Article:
Stan Sakai on What’s New in the World of Usagi Yojimbo, San Diego Comic-Con, More

San Diego Comic-Con is just around the corner, and we caught up with one of our favorite artists at the convention, or elsewhere — Stan Sakai. Sakai has already had a busy year, with the long-awaited Netflix animated release of Samurai Rabbit: The Usagi Chronicles debuting in April of this year based on his Usagi Yojimbo characters and world.

2022 also marks the 30th anniversary of Space Usagi, and Sakai isn’t letting the anniversary pass without some announcements and exclusives (which you can find at the bottom of this article).


The San Diego Comic-Con Unofficial Blog (UBlog): The first time you collaborated with your wife was a Charles Schultz tribute in 2015 for Boom Studios. Jump forward to today and your book, Chibi Usagi: Attack of the Heebie Chibis, is nominated for an Einser for Best Publication for Early Readers. Is this the beginning of a whole new universe for Usagi and what does the future look like for Chibi Usagi?

Stan Sakai: We would definitely like to do more Chibi Usagi stories. “Chibi” is Julie’s natural style so it works really well. I’ve worked with a lot of people in the industry — Sergio Aragones, Stan Lee, etc. — but this has been my favorite collaborative effort. Julie and I develop the story together then, since I am more used to sequential storytelling, I thumbnail and rough out the story on two-ply Bristol boards. Julie “corrects” the art into more of a chibi-style, hand letters, then inks it. The pages then go to her daughter, Emi, who colors it on the computer, then back to Julie to add more texture to the colors. We are very pleased with how Attack of the Heebie Chibis turned out and are so glad it is nominated for an Eisner Award. We are preparing to work on the next Chibi-Usagi graphic novel.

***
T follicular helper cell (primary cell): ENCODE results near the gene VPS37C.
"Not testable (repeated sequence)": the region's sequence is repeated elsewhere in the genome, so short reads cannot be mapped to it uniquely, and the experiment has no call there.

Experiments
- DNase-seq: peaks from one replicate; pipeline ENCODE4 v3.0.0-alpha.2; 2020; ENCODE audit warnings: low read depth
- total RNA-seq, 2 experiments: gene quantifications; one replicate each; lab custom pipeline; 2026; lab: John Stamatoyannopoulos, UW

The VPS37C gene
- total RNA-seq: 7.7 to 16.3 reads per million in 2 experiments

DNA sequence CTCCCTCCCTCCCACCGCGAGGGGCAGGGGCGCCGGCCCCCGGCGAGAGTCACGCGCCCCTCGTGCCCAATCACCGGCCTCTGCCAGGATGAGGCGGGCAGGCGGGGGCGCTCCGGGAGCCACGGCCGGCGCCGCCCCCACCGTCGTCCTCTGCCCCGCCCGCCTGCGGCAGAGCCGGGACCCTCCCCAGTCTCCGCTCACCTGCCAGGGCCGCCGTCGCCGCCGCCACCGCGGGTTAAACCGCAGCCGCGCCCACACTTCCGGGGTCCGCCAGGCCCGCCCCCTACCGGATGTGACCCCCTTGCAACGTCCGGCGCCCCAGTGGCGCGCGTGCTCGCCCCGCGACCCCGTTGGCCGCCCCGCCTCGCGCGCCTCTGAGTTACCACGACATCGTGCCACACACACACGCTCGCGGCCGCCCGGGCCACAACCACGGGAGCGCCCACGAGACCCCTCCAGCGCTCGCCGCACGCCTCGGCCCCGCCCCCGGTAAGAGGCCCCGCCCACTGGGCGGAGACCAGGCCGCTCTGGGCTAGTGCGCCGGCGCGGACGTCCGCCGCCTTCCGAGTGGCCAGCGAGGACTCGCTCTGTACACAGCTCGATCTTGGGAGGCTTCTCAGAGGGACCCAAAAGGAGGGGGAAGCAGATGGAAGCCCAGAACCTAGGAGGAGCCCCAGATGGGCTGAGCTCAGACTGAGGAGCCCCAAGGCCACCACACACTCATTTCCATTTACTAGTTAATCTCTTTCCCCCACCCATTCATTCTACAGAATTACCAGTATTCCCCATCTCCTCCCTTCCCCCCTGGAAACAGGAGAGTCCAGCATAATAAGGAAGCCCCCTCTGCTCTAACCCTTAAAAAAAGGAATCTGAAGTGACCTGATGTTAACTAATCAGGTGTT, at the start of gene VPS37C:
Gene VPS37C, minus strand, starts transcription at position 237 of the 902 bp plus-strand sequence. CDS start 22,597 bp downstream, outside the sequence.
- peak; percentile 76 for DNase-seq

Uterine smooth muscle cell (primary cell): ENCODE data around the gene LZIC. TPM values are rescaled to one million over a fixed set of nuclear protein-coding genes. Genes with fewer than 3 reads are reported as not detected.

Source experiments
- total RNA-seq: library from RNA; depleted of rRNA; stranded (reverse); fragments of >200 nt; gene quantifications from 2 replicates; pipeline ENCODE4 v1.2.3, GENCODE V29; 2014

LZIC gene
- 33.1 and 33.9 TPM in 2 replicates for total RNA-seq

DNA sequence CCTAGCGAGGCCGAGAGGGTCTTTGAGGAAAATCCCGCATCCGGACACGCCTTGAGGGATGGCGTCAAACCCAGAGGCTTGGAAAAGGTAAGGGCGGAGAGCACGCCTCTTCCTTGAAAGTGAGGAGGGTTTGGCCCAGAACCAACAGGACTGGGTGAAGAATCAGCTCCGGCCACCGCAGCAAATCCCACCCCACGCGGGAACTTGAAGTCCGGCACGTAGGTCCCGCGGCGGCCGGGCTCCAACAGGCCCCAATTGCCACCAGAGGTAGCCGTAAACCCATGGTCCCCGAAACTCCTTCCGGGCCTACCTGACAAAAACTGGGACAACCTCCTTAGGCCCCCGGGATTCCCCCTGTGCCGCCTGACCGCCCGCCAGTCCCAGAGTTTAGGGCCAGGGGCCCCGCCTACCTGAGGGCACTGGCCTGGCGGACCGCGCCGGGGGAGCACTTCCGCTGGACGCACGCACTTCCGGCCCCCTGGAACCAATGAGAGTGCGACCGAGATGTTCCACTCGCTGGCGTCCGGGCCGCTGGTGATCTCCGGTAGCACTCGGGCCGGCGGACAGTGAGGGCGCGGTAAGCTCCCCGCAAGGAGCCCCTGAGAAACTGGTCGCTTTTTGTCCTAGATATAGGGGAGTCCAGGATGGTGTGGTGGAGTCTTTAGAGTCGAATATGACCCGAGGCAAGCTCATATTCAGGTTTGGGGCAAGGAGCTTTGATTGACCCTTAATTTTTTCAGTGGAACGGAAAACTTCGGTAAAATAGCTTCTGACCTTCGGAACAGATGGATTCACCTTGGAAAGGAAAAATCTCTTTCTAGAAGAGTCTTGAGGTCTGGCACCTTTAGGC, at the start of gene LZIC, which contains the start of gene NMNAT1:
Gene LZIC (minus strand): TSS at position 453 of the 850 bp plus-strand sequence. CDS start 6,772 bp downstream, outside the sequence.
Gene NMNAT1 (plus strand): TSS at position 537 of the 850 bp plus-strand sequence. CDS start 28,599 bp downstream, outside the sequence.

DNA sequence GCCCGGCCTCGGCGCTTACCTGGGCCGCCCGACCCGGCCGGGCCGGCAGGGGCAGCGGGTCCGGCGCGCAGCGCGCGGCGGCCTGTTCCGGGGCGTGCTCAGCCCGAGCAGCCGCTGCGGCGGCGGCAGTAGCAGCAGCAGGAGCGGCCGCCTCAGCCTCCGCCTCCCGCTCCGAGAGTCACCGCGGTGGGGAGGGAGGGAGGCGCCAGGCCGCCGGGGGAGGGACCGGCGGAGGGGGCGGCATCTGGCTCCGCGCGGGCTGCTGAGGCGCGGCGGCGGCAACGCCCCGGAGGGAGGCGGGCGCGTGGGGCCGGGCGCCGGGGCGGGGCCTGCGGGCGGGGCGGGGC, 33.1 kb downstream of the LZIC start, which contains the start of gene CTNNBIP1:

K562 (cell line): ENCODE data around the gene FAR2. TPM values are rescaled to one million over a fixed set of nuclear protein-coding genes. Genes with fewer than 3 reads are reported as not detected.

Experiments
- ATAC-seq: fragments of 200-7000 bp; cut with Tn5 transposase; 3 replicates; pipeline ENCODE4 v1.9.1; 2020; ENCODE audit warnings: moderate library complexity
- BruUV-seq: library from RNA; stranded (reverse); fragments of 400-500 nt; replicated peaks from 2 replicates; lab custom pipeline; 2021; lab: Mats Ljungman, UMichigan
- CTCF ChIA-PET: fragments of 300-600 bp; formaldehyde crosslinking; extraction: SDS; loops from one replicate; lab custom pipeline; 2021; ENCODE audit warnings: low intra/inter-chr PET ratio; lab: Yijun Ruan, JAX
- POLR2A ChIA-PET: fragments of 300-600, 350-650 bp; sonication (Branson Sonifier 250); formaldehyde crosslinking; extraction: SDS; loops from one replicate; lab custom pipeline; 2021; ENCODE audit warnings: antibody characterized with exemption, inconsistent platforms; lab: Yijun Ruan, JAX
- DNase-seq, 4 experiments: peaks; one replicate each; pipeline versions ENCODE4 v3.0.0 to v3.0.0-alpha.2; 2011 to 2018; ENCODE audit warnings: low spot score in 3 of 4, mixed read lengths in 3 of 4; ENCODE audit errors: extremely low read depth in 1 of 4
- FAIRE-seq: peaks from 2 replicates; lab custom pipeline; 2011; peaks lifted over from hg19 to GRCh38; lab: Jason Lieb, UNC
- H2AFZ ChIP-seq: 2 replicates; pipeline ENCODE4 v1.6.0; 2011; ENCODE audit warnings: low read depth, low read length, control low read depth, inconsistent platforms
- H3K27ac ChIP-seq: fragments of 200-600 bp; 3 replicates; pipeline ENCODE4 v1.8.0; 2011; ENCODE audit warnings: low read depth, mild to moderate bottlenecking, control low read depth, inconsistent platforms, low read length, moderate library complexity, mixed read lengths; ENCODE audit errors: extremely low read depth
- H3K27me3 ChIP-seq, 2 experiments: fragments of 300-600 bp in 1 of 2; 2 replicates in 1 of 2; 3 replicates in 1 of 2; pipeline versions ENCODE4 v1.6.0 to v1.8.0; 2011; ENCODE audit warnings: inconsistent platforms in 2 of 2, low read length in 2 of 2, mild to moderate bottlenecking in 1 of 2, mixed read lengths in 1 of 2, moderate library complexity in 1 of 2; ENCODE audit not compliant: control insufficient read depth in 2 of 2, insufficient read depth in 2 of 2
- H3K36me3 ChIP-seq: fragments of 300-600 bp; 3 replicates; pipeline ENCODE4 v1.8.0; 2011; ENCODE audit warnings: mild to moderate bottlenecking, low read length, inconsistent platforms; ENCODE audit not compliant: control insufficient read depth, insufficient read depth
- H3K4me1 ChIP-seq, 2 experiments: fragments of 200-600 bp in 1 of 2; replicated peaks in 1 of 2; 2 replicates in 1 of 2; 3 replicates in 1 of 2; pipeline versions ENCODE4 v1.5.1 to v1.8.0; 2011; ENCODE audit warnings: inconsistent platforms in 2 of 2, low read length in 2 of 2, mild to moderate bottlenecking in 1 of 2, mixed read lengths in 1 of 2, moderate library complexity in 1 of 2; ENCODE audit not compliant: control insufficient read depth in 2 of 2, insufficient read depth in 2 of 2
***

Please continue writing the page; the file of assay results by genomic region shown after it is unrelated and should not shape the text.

UBLOG: What is the difference in your approach when writing for early readers as opposed to writing for adult readers?

Sakai: I bounce ideas off of Julie and she gives a lot of input in the creative stage, something I am not used to. I create alone with Usagi Yojimbo and it’s good to get another person’s perspective on how the story should go. The entire ending of Heebie-Chibis and the theme of “friendship” was her idea.

UBLOG: How important do you find it to start your Usagi stories in a way that any reader can pick them up regardless of if they have previously read any of your work?

Sakai: It is very important for me that my Usagi stories are easily accessible. I know that 38 years of stories can be intimidating, but I try to make it so anyone can pick up almost any book or issue and will quickly know what is going on. I intersperse done-in-one stories with longer arcs. The single issue stories are great jumping on points for new readers but older fans like the character development and research that goes into the longer ones.

UBLOG: We are approaching the 40th Anniversary of Usagi Yojimbo which was first published in 1984. Most of Usagi’s tales take place in the early Edo period of Japan, which encompasses the 260 or so years between 1603 and 1867. However, you also traveled forward into the future with your Space Usagi stories. How did you manage to infuse a futuristic tale with the same style and politics as a Edo period story?